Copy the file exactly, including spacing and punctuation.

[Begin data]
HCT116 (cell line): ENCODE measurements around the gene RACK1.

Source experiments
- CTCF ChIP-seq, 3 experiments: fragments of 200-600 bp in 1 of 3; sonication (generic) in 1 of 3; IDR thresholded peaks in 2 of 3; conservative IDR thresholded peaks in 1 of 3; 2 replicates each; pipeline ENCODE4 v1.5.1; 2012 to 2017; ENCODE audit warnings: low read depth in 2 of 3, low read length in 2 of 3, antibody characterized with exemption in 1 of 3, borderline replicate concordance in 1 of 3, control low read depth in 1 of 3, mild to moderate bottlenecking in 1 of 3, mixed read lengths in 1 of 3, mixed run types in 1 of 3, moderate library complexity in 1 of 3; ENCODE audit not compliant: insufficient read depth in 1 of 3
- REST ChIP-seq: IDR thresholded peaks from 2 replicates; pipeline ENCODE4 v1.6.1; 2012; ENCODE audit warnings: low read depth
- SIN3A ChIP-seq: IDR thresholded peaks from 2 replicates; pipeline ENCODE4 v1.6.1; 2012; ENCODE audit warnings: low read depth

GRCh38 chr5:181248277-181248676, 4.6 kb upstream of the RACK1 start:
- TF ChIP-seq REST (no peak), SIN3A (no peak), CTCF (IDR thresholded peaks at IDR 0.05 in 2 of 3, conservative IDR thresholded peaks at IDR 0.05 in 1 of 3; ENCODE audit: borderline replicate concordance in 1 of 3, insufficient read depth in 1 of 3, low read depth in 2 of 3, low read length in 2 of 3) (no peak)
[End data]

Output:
HCT116 (cell line): ENCODE measurements around the gene RACK1.

Source experiments
- CTCF ChIP-seq, 3 experiments: fragments of 200-600 bp in 1 of 3; sonication (generic) in 1 of 3; IDR thresholded peaks in 2 of 3; conservative IDR thresholded peaks in 1 of 3; 2 replicates each; pipeline ENCODE4 v1.5.1; 2012 to 2017; ENCODE audit warnings: low read depth in 2 of 3, low read length in 2 of 3, antibody characterized with exemption in 1 of 3, borderline replicate concordance in 1 of 3, control low read depth in 1 of 3, mild to moderate bottlenecking in 1 of 3, mixed read lengths in 1 of 3, mixed run types in 1 of 3, moderate library complexity in 1 of 3; ENCODE audit not compliant: insufficient read depth in 1 of 3
- REST ChIP-seq: IDR thresholded peaks from 2 replicates; pipeline ENCODE4 v1.6.1; 2012; ENCODE audit warnings: low read depth
- SIN3A ChIP-seq: IDR thresholded peaks from 2 replicates; pipeline ENCODE4 v1.6.1; 2012; ENCODE audit warnings: low read depth

GRCh38 chr5:181248277-181248676, 4.6 kb upstream of the RACK1 start:
- TF ChIP-seq REST (no peak), SIN3A (no peak), CTCF (IDR thresholded peaks at IDR 0.05 in 2 of 3, conservative IDR thresholded peaks at IDR 0.05 in 1 of 3; ENCODE audit: borderline replicate concordance in 1 of 3, insufficient read depth in 1 of 3, low read depth in 2 of 3, low read length in 2 of 3) (no peak)